"Last year felt very structured and my dream for each year is to get the audience giggling and myself giggling."
Last year saw Australian-born comedian and writer Heidi Regan debut at the Edinburgh Festival Fringe with one of my favourite hours of 2018, Heidi Vs Sharks in which she taught me more about shark films than I ever thought I needed to know. But crucially, it was very funny.
This year Heidi is returning to the festival with Heidi Kills Time which sees her move her attention to time and as we chat about what audiences can expect it's clear that Heidi wants to have more fun at the festival, she talks about wanting to be silly a lot and explains why there won't be a powerpoint presentation in this year's show.
How did you find your debut last year?
I think it went well. Towards the end of the run there were some bits I wish I hadn't have done like all the trade deal stuff, but it was a good learning experience without too much collateral damage. I think I'm glad I did it though otherwise I'd be sat here thinking that show could have been amazing if I had included those jokes.
When did you decide to come back this year?
Pretty much straight away. I don't think I really thought about not coming back because last year was the very very beginning of learning to do good shows. It would have been silly to just stop at trade deals.
What was the biggest thing you learnt from doing last year's show?
The thing that was a big surprise to me was how physically and emotionally draining it was. That shocked me by the end. I'm not sure I've learnt how to deal with that but at least I'm now prepared for it. Hopefully it'll be less like that this year without the pressure and the stresses of it being my debut. But I still don't understand how it works. My hope is that the pressure is off, but I always put pressure on myself anyway.
My main goal this year is to be sillier on stage, relax a bit and be more myself with the audience. There were some shows last year where I did that, but there were other shows where it was really hard to relax.
Did you read any reviews whilst you were up there?
I read three or four, only nice ones at first that my agent sent me - including yours - and then I knew that Steve Bennett (Chortle) had come in on my worst show of the entire Fringe. It was so horrific. I even said to the tech, "I bet today's the day that Steve comes" and then I saw him walk in.
There were these lads chatting all through the start which killed the mood and the joke I can normally rely on didn't work so I knew I had a bad review coming. Then I read it and was real sad. It wasn't a horrible review but it pointed out the flaws in my show and taught me to maybe avoid all reviews this year until closer to the end, unless I'm feeling particularly strong.
What can people expect from your show this year?
It's got lots of time travel jokes and it's basically all of the jokes I've thought of over the past year and earlier actually because last year's show was all new jokes. It was actually one of my friends who pointed out to me that all my jokes were about time travel so that's what I knew this year's show would be about.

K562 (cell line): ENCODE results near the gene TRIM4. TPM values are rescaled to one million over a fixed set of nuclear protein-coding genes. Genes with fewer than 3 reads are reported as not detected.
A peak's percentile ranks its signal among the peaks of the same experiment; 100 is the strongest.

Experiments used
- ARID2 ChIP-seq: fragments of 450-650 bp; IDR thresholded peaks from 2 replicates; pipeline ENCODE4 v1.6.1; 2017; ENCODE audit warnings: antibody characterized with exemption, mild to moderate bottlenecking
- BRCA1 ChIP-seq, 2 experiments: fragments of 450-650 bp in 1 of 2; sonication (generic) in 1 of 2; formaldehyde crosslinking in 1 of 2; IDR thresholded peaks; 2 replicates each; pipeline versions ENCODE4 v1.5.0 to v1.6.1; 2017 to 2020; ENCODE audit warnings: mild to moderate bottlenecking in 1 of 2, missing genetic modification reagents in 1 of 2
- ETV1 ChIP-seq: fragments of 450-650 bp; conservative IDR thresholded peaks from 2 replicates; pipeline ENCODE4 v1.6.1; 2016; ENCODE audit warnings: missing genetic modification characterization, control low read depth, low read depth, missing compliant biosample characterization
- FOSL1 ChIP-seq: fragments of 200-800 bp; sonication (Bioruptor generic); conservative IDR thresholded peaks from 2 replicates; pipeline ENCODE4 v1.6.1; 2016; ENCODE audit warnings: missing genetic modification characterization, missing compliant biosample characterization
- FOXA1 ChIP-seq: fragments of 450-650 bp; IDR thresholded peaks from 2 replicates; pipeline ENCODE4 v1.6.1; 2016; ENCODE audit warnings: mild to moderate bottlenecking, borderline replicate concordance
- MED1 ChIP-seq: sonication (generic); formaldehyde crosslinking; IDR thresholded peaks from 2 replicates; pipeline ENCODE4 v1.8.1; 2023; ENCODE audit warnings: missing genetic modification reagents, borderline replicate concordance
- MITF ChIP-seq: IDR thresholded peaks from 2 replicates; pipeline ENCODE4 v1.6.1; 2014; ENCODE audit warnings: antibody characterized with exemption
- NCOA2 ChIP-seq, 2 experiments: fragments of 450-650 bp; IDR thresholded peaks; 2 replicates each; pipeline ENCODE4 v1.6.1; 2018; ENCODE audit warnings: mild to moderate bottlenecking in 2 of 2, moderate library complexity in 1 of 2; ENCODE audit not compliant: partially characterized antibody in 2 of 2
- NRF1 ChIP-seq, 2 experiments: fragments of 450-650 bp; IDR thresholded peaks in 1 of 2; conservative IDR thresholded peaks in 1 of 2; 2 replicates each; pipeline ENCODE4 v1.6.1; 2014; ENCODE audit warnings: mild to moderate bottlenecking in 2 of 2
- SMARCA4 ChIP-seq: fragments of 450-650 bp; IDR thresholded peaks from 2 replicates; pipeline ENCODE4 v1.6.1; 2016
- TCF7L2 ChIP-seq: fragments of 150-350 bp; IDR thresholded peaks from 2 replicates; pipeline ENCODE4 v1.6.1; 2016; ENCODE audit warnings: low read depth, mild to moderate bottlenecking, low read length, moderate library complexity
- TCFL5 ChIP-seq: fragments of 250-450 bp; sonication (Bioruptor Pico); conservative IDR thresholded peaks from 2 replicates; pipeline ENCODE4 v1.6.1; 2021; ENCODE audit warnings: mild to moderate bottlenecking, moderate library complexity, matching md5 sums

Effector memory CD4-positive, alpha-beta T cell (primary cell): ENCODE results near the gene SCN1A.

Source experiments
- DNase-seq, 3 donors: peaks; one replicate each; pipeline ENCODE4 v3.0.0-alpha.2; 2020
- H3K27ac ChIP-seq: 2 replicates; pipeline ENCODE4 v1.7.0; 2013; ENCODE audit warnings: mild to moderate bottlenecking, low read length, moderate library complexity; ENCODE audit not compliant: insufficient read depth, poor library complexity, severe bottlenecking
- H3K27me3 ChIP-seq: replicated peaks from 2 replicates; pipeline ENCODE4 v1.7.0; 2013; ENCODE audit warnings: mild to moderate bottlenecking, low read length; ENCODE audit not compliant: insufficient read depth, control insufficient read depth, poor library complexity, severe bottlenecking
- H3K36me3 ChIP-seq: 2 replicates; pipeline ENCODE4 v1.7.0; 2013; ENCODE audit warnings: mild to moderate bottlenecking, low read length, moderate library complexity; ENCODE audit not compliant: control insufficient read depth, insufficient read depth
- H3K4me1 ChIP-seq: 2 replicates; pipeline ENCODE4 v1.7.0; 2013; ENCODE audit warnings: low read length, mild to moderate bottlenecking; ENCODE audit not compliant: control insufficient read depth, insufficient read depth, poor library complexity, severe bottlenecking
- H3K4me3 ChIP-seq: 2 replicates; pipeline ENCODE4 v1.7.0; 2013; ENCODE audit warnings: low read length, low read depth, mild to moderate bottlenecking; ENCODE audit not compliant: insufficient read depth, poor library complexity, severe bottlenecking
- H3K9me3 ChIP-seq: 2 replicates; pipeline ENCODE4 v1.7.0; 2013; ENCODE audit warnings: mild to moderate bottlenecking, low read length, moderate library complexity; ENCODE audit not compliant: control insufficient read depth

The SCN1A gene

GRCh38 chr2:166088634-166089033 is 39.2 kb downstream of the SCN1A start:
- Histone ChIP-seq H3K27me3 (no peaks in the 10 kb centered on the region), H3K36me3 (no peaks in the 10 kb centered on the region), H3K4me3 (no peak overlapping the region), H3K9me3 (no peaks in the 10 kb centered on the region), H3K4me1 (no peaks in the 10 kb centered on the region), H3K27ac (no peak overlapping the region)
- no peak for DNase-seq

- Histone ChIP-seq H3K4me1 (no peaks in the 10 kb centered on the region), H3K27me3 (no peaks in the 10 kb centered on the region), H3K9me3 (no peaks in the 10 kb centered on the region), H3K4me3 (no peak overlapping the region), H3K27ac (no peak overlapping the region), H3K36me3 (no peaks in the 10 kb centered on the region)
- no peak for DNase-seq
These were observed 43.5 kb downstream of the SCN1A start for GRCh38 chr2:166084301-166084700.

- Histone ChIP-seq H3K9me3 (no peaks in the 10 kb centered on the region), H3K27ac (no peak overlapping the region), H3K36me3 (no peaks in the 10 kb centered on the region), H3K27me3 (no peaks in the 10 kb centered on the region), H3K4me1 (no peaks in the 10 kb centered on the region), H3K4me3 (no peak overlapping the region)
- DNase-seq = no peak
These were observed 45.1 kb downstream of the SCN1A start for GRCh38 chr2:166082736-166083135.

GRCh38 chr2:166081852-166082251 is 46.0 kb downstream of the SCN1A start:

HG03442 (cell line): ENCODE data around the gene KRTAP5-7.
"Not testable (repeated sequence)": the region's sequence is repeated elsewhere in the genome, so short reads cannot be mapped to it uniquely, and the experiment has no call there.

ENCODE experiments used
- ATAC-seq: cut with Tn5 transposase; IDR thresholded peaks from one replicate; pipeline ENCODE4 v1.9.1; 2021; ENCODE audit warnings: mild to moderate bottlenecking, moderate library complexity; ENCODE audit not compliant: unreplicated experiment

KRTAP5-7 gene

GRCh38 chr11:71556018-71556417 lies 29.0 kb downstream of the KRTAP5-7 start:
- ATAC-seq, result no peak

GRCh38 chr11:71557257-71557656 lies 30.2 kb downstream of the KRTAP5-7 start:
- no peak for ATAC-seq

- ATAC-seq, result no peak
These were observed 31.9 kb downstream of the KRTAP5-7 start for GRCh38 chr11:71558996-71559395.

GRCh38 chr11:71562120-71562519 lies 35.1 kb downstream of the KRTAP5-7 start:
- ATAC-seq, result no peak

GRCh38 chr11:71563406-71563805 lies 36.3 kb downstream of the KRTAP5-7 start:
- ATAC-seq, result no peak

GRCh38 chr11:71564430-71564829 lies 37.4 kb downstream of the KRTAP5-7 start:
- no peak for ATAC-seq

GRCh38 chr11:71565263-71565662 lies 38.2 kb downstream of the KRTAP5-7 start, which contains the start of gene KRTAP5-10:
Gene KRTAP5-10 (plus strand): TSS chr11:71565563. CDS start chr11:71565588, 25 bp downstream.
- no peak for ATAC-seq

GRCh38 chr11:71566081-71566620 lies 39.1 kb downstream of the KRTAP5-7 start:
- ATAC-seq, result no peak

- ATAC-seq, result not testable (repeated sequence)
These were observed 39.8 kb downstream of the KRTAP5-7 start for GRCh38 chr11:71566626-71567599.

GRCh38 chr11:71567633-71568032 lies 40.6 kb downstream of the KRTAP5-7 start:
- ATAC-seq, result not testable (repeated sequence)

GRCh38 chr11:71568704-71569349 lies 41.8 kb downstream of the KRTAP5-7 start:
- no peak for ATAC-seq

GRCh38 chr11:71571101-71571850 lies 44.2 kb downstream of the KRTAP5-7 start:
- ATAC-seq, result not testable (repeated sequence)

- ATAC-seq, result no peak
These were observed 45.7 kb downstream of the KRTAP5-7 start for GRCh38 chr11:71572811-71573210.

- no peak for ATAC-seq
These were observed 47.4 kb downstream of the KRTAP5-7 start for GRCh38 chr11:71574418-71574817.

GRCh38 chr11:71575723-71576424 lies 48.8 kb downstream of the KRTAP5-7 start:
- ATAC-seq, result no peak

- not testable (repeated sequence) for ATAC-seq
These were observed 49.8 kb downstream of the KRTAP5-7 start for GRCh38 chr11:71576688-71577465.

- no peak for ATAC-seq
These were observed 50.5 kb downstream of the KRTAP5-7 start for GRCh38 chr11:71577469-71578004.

A lot of them have a lot to do with climate change and my responses to the horror of the world. That being said, I've tried to be even sillier this year and everyone who has seen it has told me that they didn't feel sad at the end.
Oh and there's no powerpoint presentation this year. That was another goal of mine for this year, I wanted it to be just me and a microphone. I enjoyed the powerpoint stuff last year but I also now want to hone many performance skills without anything like that. It was also very hard to preview when you've got a projector!
What are you most looking forward to about Edinburgh this year?
All I can dream of is that I can be very silly on stage and get the audience feeling silly, that was my dream last year, but last year felt very structured and my dream for each year is to get the audience giggling and myself giggling.
Who are you most looking forward to watching perform this year?
I've got some friends doing debuts like Helen Bauer and Will Rowland who I did my split hour with a couple of years and I'm actually living with both of them so I'm very excited about that.
Eleanor Tiernan! I think she's so smart and I've seen her shows for a few years now but I recently saw her perform at a festival in Wales and by the end of it I was questioning why she hasn't got her own Netflix special. She's so clever and does it in such a way that really brings the audience to it.
Outside of the Fringe, what are you working on?
Over the years, before I did stand-up, I used to write for TV sketch shows in Australia and I've had a couple of those since last Edinburgh.
I've been recording a Radio 4 podcast podcast called GrownUpLand which was started by Deborah Frances-White but she's not on it anymore, and for this new series they've got four of us doing it, so it's myself and Sophie Duker with Ned Sedgwick and Steve Ali and we talk about being adults. That's essentially it.
Finally, how would you sum up this year's show in just five words?
Vey very silly time travel.
Heidi Regan: Heidi Kills Time runs from 31st July - 26th August at 4.45pm at the Pleasance Courtyard (Beside). Book tickets here.